Last month, Cincinnati Playhouse in the Park opened its 67th world premiere, Deborah Zoe Laufer’s Leveling Up (running through March 10). Laufer earned a citation from the American Theatre Critics Association for End Days (2007), her much-produced comedy about a fractured post-9/11 family seeking moral guidance from gurus, including Stephen Hawking, Jesus and an Elvis impersonator. Drawn as ever to in-the-moment themes, Laufer has taken a serious plunge with her new drama into the world of video gaming.
Directed by Wendy C. Goldberg (who is artistic director of the National Playwrights Conference at Connecticut’s Eugene O’Neill Theater Center, where Leveling Up was developed), the play focuses on the failure-to-launch lives of three twentysomething friends, who spend 20 hours a day in a dark basement, obsessively immersed in virtual worlds. A girlfriend questions their isolation from reality, but soon she’s in a life-simulation game with her boyfriend’s buddy, where lines of appropriate behavior are not clear. When the NSA recruits uber-geek Ian to use his gaming skills to fly drones in war zones, moral ambiguities become even more distressingly blurred.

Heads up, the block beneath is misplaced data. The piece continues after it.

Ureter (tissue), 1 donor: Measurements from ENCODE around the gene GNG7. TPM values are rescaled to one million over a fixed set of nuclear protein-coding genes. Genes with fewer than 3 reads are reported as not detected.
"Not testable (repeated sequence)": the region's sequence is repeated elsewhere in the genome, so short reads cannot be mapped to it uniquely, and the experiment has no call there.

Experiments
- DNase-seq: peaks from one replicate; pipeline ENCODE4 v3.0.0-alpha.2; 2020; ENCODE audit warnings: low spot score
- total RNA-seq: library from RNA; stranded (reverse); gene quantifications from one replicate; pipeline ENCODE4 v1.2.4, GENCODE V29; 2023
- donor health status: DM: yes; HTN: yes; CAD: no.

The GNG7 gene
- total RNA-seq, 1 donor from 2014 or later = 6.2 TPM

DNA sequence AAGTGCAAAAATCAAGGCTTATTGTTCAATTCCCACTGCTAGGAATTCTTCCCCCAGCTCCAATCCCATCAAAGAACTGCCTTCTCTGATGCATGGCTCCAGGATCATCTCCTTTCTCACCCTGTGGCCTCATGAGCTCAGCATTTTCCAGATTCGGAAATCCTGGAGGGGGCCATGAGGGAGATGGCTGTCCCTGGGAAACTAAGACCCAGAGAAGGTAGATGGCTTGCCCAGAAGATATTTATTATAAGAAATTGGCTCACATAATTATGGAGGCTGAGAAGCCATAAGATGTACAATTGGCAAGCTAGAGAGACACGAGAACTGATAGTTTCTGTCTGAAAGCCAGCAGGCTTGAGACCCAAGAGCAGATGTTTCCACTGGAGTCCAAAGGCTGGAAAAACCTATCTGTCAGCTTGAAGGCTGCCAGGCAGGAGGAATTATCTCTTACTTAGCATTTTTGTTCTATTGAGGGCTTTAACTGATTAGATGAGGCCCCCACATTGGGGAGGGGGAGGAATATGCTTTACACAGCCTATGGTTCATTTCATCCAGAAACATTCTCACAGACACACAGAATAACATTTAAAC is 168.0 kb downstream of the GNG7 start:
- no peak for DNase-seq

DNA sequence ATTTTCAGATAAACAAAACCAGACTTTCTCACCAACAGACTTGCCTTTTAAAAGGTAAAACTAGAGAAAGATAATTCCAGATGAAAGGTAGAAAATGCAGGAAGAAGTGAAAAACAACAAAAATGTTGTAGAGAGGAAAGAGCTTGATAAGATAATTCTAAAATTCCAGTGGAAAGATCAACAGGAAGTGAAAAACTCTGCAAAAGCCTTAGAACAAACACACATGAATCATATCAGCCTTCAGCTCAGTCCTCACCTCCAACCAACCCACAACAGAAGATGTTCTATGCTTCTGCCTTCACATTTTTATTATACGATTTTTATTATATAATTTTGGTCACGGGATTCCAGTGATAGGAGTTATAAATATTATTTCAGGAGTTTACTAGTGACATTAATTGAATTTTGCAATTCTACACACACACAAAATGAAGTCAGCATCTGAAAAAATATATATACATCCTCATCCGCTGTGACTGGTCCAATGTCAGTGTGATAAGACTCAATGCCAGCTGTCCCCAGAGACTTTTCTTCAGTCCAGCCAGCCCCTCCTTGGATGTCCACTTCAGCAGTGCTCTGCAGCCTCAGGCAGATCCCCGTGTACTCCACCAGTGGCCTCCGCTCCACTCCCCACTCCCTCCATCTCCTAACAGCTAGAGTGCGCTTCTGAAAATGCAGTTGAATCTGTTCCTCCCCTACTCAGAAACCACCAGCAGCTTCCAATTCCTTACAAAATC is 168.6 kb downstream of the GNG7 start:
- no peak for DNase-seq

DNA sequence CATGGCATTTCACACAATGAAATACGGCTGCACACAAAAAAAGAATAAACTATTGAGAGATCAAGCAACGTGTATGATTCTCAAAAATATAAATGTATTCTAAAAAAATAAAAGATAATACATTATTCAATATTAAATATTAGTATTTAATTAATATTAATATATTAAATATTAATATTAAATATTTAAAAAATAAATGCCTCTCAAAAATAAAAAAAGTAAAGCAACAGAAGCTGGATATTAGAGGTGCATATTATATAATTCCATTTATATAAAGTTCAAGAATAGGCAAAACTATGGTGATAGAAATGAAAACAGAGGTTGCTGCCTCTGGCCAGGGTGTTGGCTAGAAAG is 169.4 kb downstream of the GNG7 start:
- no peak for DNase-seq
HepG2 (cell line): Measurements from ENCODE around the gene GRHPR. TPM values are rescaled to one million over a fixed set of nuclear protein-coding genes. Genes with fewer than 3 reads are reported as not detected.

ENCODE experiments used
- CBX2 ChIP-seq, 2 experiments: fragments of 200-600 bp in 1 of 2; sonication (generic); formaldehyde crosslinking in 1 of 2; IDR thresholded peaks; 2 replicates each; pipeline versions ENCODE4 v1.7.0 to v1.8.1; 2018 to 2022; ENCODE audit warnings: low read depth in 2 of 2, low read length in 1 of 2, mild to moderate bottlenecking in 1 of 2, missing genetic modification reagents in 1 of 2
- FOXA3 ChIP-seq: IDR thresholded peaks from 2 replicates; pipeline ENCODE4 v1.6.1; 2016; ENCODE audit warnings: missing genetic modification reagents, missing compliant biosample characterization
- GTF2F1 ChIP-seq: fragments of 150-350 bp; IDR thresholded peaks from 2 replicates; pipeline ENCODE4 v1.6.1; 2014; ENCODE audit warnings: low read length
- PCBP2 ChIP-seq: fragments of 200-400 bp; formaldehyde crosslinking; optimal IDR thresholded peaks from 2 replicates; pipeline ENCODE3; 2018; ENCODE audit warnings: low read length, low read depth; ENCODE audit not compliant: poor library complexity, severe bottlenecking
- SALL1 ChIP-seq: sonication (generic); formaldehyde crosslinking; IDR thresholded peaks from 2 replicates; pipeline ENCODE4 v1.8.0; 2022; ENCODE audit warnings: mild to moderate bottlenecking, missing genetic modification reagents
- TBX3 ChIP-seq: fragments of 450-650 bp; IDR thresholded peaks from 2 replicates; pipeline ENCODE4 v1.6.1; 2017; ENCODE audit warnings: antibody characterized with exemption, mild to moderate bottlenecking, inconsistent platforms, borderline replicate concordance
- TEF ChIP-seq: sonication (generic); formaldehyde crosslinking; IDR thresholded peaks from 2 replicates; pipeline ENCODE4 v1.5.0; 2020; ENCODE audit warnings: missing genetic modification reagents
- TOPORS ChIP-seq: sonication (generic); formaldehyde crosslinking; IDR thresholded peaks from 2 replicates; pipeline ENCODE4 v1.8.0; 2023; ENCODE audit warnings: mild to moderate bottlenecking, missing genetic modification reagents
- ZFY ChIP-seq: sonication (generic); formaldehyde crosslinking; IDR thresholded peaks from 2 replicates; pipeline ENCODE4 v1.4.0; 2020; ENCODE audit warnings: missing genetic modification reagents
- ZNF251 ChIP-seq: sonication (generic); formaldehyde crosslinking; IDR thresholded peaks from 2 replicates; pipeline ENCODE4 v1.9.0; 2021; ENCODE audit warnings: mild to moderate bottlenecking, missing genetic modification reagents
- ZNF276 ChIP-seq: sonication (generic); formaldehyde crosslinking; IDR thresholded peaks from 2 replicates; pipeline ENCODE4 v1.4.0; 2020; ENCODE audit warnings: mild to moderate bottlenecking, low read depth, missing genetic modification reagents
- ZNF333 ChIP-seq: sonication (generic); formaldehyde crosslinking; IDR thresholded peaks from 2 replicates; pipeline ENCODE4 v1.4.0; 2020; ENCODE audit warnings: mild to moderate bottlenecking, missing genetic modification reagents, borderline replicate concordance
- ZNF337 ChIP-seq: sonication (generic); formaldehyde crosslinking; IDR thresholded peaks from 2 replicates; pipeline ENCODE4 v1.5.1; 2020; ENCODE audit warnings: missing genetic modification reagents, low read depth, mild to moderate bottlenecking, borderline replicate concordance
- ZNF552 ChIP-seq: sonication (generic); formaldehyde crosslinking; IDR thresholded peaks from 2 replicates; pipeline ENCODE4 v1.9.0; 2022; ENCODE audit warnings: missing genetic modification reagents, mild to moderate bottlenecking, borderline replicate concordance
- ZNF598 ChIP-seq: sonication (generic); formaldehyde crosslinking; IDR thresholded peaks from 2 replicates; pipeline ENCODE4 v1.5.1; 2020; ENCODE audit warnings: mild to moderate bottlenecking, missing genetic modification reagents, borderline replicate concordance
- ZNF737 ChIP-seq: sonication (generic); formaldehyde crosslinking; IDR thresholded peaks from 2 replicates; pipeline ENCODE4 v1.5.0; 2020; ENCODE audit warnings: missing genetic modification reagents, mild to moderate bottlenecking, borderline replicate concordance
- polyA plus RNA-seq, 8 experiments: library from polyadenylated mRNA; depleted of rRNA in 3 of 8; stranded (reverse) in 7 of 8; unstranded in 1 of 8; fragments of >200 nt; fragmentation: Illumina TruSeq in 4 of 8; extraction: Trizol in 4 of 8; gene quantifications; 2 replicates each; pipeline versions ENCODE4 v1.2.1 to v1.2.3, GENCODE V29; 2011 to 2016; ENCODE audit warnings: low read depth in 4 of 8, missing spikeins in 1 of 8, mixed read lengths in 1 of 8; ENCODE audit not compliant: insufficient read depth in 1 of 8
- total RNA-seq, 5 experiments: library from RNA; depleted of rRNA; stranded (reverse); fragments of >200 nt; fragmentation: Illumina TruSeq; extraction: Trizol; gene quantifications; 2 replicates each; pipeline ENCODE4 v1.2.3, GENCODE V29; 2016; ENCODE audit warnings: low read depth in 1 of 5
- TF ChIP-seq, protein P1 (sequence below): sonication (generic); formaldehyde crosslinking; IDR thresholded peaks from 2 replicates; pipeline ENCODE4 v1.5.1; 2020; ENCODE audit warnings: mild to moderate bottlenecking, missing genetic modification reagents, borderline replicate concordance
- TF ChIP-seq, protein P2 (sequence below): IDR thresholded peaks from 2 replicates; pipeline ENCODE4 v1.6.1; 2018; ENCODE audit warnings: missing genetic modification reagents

In the world of video gaming, “leveling up” means to rise to the next stage of character development and powers. The ability of young adults to “level up” in their own lives is what Laufer’s play examines. She calls Leveling Up an exploration of humanity and maturity, one that will speak to multiple generations. Playhouse artistic director Blake Robison praises Laufer’s writing: “Hers is a fresh and insightful voice.”